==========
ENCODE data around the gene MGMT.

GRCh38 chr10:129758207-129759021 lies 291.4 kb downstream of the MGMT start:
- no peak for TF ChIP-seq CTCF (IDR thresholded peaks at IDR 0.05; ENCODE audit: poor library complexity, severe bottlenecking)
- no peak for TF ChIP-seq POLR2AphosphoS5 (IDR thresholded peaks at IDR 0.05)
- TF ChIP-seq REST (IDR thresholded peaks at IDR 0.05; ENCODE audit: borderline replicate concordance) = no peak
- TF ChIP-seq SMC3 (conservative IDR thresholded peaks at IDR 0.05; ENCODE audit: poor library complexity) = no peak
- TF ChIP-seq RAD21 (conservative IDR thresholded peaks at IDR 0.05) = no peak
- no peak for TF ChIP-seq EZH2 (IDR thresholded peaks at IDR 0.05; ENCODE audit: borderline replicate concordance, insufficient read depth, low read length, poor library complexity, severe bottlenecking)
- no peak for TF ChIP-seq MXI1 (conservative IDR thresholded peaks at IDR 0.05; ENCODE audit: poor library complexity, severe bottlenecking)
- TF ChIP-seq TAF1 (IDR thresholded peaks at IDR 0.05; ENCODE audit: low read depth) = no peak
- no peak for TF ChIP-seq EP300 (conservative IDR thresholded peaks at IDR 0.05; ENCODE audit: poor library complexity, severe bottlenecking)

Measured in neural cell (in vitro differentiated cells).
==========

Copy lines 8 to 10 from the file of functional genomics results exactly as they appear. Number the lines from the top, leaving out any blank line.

- no peak for TF ChIP-seq EZH2 (IDR thresholded peaks at IDR 0.05; ENCODE audit: borderline replicate concordance, insufficient read depth, low read length, poor library complexity, severe bottlenecking)
- no peak for TF ChIP-seq MXI1 (conservative IDR thresholded peaks at IDR 0.05; ENCODE audit: poor library complexity, severe bottlenecking)
- TF ChIP-seq TAF1 (IDR thresholded peaks at IDR 0.05; ENCODE audit: low read depth) = no peak